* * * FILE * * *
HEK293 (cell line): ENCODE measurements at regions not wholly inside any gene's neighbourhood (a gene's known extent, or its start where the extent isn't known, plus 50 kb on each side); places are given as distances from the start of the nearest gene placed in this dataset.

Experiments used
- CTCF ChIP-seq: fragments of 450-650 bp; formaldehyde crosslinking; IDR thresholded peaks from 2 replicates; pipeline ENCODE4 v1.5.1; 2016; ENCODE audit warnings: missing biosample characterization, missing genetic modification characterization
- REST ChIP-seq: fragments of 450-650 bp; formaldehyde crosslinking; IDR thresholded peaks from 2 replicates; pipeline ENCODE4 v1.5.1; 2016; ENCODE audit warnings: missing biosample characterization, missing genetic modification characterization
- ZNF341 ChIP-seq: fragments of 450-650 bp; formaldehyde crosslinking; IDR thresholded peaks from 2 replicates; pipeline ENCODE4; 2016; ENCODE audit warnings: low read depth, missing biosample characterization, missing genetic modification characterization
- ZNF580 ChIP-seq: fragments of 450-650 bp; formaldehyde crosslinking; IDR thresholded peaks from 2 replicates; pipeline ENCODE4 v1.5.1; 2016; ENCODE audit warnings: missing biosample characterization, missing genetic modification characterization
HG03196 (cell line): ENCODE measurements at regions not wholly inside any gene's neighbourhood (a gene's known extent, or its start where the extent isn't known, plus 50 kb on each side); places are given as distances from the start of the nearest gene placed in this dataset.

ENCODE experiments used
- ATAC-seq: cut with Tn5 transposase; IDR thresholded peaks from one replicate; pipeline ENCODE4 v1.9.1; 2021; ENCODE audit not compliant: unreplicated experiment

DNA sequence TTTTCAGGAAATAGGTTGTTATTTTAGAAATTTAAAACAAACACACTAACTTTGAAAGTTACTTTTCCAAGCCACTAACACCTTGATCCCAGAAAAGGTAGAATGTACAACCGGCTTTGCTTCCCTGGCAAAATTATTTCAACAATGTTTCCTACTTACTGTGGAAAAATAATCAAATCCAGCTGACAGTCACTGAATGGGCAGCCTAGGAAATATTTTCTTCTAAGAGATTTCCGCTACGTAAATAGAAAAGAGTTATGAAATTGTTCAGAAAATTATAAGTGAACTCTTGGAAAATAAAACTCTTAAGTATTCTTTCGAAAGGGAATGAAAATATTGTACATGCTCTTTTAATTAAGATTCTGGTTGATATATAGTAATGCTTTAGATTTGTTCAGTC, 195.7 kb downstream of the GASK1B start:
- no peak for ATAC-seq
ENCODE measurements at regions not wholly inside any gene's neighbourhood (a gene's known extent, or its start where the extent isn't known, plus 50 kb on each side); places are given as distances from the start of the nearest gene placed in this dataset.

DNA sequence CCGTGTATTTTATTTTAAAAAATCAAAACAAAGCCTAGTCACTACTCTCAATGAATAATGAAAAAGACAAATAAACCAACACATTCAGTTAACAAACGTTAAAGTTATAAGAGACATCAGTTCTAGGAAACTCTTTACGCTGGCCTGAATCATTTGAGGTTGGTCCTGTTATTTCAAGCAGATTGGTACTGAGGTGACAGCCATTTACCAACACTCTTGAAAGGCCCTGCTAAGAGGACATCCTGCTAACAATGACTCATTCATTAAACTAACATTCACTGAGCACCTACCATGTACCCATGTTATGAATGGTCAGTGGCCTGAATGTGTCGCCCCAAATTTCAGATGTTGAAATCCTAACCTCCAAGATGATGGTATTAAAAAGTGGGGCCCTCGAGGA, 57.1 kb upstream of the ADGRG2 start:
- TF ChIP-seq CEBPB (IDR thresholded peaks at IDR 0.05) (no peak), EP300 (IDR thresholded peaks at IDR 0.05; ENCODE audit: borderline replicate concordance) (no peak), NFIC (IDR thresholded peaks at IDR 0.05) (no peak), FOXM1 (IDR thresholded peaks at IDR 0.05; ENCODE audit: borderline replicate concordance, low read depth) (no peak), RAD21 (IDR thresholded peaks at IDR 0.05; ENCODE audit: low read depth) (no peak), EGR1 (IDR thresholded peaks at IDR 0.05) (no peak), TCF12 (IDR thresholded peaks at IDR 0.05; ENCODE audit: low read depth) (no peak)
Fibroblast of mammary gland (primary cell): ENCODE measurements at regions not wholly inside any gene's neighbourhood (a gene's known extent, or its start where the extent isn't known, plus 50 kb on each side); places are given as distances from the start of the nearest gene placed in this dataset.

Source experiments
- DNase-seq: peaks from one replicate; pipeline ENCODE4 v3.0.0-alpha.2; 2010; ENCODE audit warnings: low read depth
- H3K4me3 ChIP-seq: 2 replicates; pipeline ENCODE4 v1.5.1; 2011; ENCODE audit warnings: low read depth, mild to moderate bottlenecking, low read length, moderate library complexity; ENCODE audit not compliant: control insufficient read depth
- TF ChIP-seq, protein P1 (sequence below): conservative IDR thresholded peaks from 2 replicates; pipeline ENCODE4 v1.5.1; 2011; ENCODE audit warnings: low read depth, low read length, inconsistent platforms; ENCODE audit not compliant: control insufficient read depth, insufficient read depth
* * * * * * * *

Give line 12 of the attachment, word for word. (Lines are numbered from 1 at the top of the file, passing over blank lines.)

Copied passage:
ENCODE measurements at regions not wholly inside any gene's neighbourhood (a gene's known extent, or its start where the extent isn't known, plus 50 kb on each side); places are given as distances from the start of the nearest gene placed in this dataset.